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1. Klepsidra timer: First steps and prototyping


1. Klepsidra timer: First steps and prototyping

  {:kino, "~> 0.12.3"},
  {:kino_db, "~> 0.2.6"},
  {:exqlite, "~> 0.19.0"}


Klepsidra is a simple task timer prototype, developed in Elixir initially deployed in a Livebook.

The purpose of this program is to time business and personal activities, for commercial purposes, analytics, data collection and better time estimation, and personal development.


The need to know where time goes has always been a driving force. Whether it’s for personal tracking or professional billing needs, it has always been needed, and it’s a need I filled with a range of historical tools. Of these, I have always found Org-Mode to be one of the most useful.

Org Mode—just like a Livebook—is intended to be written in hiererarchical sections, and just as Livebook it is a plain text file. A clock can be started in any section the author is currently working in, and all the software does is add a metadata :LOGBOOK: block under the relevant section. As a plain text file, the clocking in and clocking out times are appended to that block, along with calculated durations, all in a specified, easily readable (by humans), and parseable (by software) text (Hinman, 2023).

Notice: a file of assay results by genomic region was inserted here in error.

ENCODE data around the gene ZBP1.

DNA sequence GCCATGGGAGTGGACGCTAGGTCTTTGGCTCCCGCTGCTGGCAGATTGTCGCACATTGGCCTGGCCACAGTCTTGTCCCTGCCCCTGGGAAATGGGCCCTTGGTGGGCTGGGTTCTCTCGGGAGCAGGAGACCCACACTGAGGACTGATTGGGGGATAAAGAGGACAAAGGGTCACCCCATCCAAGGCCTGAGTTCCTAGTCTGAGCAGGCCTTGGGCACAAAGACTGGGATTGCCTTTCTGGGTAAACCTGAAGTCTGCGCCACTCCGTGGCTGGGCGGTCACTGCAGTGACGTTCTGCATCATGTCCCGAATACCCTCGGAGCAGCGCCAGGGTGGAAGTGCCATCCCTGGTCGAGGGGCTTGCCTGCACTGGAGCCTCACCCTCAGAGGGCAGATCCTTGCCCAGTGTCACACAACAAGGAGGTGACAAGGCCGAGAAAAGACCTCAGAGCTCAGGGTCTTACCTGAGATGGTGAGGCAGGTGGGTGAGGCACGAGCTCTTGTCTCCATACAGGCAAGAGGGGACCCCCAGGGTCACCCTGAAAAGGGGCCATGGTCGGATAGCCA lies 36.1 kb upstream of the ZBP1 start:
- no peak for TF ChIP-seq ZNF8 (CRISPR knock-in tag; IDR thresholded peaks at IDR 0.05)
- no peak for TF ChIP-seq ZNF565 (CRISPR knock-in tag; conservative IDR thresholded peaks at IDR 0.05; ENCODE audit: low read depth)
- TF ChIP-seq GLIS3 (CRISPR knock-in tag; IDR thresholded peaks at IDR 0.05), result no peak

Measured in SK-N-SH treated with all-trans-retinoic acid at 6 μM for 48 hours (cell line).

Being plain text makes it easy to work on and modify when needed—imagine all the times you’ve forgotten to start the clock on time, or worse, have left it running. And the beauty of all this is that a simple command can be run at any time to aggregate all the timers in a document—or even across Org Mode documents—constructing a timesheet with timing breakdowns.

So, the system is simple, malleable, and very useful. Yet it has major shortcomings—which is not a flaw, but an artefact of the system—making it problematic.

  • It is Emacs software, so it isn’t easily portable without always using Emacs
  • It is plain text, locating the data to that file, or a carefully listed set of files; it is not portable